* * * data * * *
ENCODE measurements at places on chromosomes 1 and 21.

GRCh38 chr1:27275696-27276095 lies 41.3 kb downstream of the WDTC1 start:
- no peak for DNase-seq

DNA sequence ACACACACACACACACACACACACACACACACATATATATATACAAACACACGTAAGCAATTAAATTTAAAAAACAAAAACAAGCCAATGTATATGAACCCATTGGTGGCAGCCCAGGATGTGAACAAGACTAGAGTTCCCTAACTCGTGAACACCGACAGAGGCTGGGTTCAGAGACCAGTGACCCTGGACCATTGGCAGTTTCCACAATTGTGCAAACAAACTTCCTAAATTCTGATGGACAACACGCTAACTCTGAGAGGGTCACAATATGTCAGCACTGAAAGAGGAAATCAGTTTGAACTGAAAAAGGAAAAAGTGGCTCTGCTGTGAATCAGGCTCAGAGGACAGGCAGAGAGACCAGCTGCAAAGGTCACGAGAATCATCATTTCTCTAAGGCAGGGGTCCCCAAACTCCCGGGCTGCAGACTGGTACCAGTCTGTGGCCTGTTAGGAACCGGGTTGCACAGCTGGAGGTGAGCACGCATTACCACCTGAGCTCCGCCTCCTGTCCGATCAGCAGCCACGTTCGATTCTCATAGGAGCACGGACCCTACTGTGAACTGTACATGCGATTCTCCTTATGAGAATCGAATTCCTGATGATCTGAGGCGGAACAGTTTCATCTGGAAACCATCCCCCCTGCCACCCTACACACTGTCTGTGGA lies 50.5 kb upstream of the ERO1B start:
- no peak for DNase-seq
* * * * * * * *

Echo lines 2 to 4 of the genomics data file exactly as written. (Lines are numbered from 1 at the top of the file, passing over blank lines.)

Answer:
GRCh38 chr1:27275696-27276095 lies 41.3 kb downstream of the WDTC1 start:
- no peak for DNase-seq

DNA sequence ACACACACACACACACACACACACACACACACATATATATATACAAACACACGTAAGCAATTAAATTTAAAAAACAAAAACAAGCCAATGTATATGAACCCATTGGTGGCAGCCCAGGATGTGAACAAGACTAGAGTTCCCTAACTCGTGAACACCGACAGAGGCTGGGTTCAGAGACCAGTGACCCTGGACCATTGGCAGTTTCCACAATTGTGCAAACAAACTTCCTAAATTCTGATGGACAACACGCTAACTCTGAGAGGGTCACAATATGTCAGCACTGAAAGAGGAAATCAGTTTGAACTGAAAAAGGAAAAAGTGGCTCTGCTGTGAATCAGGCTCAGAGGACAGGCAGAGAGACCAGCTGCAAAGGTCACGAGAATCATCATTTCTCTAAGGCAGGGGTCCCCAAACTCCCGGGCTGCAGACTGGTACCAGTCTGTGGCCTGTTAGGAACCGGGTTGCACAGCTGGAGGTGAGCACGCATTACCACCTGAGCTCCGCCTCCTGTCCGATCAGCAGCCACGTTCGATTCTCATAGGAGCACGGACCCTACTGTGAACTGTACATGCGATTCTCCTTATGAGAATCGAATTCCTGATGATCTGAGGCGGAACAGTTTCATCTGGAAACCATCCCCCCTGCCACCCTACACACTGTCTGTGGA lies 50.5 kb upstream of the ERO1B start: